Inflammation is the leading cause of chronic disease in today’s society. Thankfully, there are various dietary and lifestyle changes we can make to help decrease inflammation in the body.
One change you can make is increasing daily intake of omega-3 anti-inflammatory fatty acids to balance out the fatty acid ratio in your body and therefore help manage inflammation.
Fish oil is a common omega-3 supplement and is continuing to grow in popularity.
With the growing popularity of fish oil supplements comes a surge in supply and many different supplement options available. Some fish oil supplements are very low quality while others are third party tested and worth the extra cash. Some have a full 3g combined EPA and DHA, while others may only have half that in a dose.
So how do you choose a supplement or diet change that’s right for you? Is it worth the cost to add fish oil as a daily supplement? And what are the proven benefits of increasing omega-3 intake?
All valid questions you should be asking before popping those big yellow pills.
What are Omega-3s?
Omega-3 fatty acids are a type of fat found in foods and in the human body. The two long chain forms of omega-3s are EPA (eicosapentaenoic acid) and DHA (docosahexaenoic acid), which are found in fish and shellfish.
ALA is another omega-3 that is a short chain fatty acid found in plants like flaxseed and chia seed. ALA is thought to be a less potent form of omega-3 and does not provide the same health benefits as EPA and DHA. The body will convert small amounts of ALA into the more powerful EPA and DHA.
EPA and DHA each have their own vital roles to play in the human body. Both have been linked to fetal development, cardiovascular health, and cognitive health. DHA is a true powerhouse in the body, a key component of all cell membranes.
While omega-3s are known as the anti-inflammatory fatty acids, omega-6s can actually be pro-inflammatory.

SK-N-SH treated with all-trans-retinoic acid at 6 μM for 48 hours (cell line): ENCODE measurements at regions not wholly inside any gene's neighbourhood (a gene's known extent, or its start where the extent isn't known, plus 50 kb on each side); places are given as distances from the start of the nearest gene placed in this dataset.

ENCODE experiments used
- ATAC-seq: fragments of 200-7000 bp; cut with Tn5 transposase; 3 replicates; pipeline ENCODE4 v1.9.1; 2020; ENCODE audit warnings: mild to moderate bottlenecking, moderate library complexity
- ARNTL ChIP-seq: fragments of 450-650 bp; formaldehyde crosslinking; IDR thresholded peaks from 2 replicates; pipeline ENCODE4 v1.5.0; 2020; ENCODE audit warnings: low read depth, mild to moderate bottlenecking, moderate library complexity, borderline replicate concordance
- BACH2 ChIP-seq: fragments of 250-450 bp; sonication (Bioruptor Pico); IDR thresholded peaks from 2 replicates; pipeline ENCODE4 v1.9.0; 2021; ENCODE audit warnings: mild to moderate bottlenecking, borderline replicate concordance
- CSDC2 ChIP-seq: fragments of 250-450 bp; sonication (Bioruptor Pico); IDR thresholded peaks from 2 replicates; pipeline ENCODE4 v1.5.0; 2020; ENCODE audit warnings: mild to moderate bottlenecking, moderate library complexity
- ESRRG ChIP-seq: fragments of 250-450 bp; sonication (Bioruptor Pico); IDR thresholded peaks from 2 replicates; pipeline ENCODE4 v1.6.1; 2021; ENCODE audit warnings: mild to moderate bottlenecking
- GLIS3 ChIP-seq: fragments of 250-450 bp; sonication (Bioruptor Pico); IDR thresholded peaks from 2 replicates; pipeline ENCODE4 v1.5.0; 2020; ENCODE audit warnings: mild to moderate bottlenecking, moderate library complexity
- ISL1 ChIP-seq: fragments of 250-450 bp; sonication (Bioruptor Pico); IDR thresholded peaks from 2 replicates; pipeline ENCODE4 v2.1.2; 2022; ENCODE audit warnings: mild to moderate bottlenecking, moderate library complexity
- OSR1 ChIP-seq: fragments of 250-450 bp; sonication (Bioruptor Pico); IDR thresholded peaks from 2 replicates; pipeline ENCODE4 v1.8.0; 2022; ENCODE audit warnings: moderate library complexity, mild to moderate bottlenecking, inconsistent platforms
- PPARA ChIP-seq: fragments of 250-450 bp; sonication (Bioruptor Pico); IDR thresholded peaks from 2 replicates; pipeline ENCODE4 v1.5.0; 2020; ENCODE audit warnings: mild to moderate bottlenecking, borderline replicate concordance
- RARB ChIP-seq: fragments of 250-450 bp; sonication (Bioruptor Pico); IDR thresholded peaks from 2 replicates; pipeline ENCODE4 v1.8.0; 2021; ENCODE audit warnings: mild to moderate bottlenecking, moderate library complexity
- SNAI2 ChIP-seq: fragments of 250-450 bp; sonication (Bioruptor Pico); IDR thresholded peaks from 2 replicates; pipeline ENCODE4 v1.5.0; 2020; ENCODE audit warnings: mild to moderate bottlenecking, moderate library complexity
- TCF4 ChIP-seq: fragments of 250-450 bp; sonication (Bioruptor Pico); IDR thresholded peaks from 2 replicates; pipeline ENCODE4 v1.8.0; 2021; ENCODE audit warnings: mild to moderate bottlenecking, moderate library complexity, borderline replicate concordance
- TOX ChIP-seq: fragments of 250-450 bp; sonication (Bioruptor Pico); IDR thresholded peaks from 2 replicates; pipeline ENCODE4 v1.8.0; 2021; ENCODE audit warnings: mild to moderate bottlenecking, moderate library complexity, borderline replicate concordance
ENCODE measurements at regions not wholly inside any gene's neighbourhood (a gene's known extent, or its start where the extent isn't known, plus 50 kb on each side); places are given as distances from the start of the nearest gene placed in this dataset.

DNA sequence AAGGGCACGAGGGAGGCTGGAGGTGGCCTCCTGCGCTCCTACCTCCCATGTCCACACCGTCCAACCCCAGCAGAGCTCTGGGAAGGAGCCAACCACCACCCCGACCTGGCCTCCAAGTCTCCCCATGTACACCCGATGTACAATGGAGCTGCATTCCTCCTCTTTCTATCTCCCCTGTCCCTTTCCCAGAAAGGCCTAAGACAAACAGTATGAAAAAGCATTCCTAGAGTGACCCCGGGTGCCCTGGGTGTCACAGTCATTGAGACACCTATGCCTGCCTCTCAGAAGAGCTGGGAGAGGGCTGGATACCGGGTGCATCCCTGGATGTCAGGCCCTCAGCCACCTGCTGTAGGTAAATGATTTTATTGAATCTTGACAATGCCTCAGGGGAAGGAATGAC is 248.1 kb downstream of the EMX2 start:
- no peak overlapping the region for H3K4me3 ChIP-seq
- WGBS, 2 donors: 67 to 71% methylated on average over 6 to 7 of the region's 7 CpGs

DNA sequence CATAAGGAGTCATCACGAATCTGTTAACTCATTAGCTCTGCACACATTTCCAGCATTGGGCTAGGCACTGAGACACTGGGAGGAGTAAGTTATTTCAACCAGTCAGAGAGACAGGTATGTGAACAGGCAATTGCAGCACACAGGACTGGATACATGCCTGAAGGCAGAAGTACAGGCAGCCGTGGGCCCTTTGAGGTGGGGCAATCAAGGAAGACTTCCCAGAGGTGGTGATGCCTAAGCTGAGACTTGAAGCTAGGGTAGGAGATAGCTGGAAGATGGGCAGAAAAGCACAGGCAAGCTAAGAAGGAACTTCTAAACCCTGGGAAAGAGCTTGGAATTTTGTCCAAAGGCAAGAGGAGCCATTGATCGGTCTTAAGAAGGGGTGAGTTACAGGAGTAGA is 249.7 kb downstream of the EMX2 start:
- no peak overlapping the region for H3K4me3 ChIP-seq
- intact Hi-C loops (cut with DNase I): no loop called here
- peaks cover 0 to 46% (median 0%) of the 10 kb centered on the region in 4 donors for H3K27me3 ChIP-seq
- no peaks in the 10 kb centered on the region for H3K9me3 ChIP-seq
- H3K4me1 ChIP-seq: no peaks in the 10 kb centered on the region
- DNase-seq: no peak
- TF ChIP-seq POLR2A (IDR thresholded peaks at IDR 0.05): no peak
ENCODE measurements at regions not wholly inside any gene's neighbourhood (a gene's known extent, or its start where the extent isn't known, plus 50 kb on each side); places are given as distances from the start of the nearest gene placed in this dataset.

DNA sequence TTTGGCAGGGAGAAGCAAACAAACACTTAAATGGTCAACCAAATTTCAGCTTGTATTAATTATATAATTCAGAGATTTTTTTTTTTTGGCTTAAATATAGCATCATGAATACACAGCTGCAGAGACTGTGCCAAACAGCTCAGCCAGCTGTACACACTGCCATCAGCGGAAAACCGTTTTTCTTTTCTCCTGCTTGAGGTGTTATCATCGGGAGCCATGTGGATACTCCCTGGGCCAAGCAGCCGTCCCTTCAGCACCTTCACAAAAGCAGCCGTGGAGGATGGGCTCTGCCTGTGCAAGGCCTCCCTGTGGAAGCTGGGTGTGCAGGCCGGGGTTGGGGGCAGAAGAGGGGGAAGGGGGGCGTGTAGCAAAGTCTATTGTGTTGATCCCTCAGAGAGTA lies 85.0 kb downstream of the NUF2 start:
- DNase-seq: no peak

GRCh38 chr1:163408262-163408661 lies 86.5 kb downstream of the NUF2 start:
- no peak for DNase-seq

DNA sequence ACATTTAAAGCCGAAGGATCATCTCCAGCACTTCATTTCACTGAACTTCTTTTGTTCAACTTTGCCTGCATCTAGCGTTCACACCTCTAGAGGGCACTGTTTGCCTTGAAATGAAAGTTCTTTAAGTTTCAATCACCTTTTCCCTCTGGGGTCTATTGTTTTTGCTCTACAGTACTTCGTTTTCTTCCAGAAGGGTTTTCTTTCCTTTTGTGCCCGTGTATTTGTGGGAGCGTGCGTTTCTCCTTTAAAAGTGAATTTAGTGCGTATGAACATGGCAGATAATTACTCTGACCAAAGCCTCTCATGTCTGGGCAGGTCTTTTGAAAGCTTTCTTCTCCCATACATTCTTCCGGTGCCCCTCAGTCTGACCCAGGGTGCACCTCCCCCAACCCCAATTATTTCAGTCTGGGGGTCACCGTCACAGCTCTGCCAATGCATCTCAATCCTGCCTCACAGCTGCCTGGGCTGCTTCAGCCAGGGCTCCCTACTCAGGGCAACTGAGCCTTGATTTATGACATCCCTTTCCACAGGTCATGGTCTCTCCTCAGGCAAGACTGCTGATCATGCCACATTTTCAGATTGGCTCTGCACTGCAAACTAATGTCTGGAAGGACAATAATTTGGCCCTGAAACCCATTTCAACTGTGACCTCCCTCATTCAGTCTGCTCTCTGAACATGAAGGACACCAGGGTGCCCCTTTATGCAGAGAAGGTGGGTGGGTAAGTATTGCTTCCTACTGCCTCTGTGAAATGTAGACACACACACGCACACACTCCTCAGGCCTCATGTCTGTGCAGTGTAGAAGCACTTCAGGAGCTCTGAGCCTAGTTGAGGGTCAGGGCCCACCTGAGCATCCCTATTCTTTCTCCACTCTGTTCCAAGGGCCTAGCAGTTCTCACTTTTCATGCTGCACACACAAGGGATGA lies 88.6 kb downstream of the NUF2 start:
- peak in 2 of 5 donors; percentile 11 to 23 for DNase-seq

The Omega-6 to Omega-3 Ratio
One of the best reasons to take in omega-3s is to offset the cumulation of omega-6s from the Standard American Diet. Omega-6s are another type of fatty acid that is pro-inflammatory, found in almost all packaged foods like crackers, cookies, and corn-fed beef.
The optimal ratio will vary depending on your individual genetic makeup and lifestyle, but some research suggests a ratio of about 2:1 omega-6 to omega-3s. Unfortunately, that ratio for many people today who eat a standard Western diet is closer to 20:1. It’s therefore no surprise that many people struggle with inflammation and chronic disease.
These cheap omega-6 oils are unstable polyunsaturated fats that, when cooked at high heat, become oxidized. Oxidized omega-6s can cause inflammation in the body and damage DNA. A high omega-6 diet can lead to cardiovascular disease, cancer, and autoimmune diseases.
Having higher concentrations of omega-6s has also been correlated with sarcopenia, the loss of muscle tissue associated with aging. Balancing your omega-3 to omega-6 ratio may help the body resolve inflammation while also helping you get better gains in the gym and maintain muscle mass as you age.
The best way to increase amounts of EPA and DHA is through your diet. Foods high in omega-3s include fish & shellfish (especially fatty fish like salmon and sardines) as well as various nuts and seeds.
Health Benefits of Omega-3s
Research on fatty acids is ongoing; in fact it’s one of the most studied supplements on the market, which makes sense because by the time you finish this article you’re going to assume it’s a “wonder drug”.
Scientists have also studied many cultures that eat a high amount of seafood containing omega-3’s (who also happen to have lower risks for chronic disease) and therefore the amount of literature on omega-3’s as a nutrient, is even larger. Remember that in all literature, there is causation and correlation. Meaning we always need to dissect things, study a bit more and even use our own personal anecdote to make good decisions with our supplementation.
That being said, here’s the amazing list of benefits omega-3’s (fish oil) may be able to provide you with:
[If you’d rather listen to it, check out the podcast we did on all things fish oil – with “The Fish Guy”, Evan Demarco]